Conflict is especially challenging for churches. But research has shown that churches least likely to experience conflict considered negative are ones that have started some new community outreach within the last five years.
Why might this inoculate a church toward less destructive conflict? The answer is simple. Congregations with an exclusive internal focus will likely find much to quibble about, whereas externally focused congregations experience an internal alignment around a shared purpose.
Congregations are like people. There are times when when an internal focus is both necessary and appropriate. For churches this includes times of leadership transition, experiences of trauma and loss, and periods of wrestling with major theological questions. But as with an individual, when the internal focus stretches into years there is a danger of obsessive introspection at the expense of outward purpose.
A healthy congregation celebrates baptisms, first communions, wedding and commemorates the lives of the departed. Every church must attend to realities of building realistic budgets, maintaining physical plants, enlisting and supporting talented staff. However, a congregation focused only on the needs of its members and the demands of its building and employees is likely a congregation in decline. To paraphrase William Temple, “a congregation is the only association that exists for the benefit of those who are not its members.”
Healthy congregations look out the window—and head out the door. Unhealthy congregations, like unhealthy people, are self-absorbed. They worry about worship attendance and offerings rather than engage in service. They develop a “scarcity mentality” and organize turf wars over who will get what share of a steadily shrinking pie. They become oblivious to the community outside the doors of their congregation. Meanwhile, conflict builds as members begin to blame each other for the evident decline.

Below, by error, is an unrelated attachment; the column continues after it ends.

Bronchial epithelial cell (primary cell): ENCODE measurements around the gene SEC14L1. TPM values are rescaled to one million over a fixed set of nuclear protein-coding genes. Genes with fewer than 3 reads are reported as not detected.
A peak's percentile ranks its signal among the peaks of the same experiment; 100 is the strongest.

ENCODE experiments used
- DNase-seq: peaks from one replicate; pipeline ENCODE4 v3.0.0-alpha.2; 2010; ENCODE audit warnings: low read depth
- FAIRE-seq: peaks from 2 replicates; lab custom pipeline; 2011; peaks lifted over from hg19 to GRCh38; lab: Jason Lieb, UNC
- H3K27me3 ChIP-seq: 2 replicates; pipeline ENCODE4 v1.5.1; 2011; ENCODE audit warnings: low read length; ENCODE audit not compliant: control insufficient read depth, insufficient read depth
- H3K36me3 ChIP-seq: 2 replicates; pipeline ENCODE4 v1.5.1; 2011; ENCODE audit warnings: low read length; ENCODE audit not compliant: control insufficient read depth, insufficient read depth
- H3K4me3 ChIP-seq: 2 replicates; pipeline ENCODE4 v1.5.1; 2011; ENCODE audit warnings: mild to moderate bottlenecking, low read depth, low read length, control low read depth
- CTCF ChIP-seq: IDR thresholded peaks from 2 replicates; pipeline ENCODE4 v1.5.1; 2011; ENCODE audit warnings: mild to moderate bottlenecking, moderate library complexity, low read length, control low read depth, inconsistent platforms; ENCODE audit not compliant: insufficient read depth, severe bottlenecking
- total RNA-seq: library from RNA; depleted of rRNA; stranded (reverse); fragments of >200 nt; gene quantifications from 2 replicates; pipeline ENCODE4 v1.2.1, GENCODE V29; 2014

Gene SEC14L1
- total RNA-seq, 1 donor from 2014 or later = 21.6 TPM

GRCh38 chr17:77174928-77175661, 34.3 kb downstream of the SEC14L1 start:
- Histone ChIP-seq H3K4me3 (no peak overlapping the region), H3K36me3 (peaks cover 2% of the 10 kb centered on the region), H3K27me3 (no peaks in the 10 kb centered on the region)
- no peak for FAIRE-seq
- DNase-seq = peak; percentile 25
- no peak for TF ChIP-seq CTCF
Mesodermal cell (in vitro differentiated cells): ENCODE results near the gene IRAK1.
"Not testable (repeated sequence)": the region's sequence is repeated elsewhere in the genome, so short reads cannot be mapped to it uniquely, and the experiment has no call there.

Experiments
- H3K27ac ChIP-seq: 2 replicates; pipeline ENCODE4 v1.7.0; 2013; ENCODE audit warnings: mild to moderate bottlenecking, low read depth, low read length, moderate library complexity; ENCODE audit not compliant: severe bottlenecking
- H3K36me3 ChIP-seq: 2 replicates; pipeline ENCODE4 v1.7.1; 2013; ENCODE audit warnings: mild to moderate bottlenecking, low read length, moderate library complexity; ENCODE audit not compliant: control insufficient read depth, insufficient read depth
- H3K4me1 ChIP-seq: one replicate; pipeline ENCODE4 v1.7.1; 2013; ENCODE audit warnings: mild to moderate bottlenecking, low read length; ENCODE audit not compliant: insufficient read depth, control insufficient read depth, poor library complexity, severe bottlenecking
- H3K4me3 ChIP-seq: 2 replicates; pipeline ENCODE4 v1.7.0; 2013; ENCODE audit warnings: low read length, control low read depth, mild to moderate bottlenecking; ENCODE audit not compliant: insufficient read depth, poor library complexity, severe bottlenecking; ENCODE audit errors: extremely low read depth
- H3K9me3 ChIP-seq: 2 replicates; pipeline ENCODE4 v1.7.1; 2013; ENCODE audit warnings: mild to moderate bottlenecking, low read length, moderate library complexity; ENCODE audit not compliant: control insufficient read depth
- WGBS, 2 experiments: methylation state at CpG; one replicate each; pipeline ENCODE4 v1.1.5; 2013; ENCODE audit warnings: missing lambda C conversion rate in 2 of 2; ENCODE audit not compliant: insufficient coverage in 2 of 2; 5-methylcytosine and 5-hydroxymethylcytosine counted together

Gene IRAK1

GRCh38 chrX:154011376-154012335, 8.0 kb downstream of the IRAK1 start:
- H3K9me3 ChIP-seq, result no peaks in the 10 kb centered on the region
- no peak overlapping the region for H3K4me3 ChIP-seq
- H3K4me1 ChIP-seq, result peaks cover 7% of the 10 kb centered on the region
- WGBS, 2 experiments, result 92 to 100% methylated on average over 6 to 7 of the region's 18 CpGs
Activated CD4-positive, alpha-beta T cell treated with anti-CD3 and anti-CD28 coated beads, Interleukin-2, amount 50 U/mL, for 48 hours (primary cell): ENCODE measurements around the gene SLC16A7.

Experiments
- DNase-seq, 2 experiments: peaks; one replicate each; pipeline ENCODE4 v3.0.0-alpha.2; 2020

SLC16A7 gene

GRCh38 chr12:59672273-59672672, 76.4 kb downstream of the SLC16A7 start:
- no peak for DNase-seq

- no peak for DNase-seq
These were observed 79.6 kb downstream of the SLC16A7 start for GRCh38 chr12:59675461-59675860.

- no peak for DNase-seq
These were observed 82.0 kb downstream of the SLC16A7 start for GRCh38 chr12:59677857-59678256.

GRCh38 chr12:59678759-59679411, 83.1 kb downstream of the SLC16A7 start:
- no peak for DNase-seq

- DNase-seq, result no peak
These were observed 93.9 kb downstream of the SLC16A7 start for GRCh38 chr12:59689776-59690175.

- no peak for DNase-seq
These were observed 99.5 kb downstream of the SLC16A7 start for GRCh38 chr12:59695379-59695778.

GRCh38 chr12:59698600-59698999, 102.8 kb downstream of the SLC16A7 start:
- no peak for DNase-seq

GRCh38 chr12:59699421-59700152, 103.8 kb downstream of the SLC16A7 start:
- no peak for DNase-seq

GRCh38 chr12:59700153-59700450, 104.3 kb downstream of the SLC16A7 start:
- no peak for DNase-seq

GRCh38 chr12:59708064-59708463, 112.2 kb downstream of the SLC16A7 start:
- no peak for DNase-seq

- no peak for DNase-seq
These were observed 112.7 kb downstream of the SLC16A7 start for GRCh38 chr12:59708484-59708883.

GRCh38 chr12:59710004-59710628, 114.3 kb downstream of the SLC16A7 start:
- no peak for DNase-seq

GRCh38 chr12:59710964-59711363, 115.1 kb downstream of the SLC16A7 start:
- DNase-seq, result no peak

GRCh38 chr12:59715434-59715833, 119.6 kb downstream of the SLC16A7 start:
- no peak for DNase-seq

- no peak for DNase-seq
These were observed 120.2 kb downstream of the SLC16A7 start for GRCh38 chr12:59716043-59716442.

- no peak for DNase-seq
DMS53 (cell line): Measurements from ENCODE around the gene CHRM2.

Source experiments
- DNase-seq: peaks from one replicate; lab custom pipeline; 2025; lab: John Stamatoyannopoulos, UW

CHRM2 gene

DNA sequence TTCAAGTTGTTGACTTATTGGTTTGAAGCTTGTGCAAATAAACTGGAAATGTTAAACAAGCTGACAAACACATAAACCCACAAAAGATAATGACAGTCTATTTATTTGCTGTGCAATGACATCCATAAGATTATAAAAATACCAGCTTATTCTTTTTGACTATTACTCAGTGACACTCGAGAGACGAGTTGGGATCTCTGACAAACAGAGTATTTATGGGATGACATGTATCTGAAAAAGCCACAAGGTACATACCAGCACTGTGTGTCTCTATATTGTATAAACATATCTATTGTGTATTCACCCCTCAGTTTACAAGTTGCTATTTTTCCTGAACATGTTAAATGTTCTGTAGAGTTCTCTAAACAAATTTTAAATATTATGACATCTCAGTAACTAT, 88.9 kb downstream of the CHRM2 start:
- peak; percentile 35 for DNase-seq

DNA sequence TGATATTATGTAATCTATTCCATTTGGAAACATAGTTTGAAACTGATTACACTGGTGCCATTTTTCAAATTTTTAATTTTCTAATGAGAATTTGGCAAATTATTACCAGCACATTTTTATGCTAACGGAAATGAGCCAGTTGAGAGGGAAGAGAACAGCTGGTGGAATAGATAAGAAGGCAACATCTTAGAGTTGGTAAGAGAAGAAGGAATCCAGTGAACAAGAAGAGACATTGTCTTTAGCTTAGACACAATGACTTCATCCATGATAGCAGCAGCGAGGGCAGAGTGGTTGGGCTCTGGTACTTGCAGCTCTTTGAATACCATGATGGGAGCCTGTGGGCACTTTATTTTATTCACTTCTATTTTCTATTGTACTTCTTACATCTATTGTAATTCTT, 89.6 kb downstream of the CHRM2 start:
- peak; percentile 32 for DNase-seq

How then is it possible for a church accustomed to gazing only in the mirror to look instead out the window? Leaders must engage in some essential shifts for the congregation to look out the window and move out the door.
1. Leaders teach that the congregation exists not only to serve its members but also to serve its community.
The scriptures provide numerous stories of faith communities called to serve those outside the boundaries. Clergy who call for people using the beliefs and practices of faith to reaching and serving the needs of the surrounding community are on the right track. Focus on the biblical texts which call members to expand their vision.
2. Leaders themselves serve beyond the congregation.
Encourage your pastor to practice what he/she preaches by supporting their engagement with the community. Professional staff and key lay leaders who model this commitment—will help the congregation understand it exists to serve its community, not just its members.
3. The congregation’s budget demonstrates a commitment to its community.
Often a church’s strategic plan reflects its aspirations, while the annual budget reflects its realities. It is not unusual to look at a congregation’s budget and see “staff salaries” and “building maintenance” consuming the largest share. However, a healthy congregation demonstrates a commitment to giving beyond itself by investing in its community.
What about your congregation? Is it gazing in the mirror (even a rearview mirror) …or looking out the window? Ironically, a congregation that tries to save its life by continual self-focus will lose it, but a congregation that gives its life away by offering itself freely in service to the community thrives.
Our congregations are not intended to serve only their own members. They were designed as instruments of God for service to enable and equip their members to engage in service to their community. Once we look out the window, everything changes.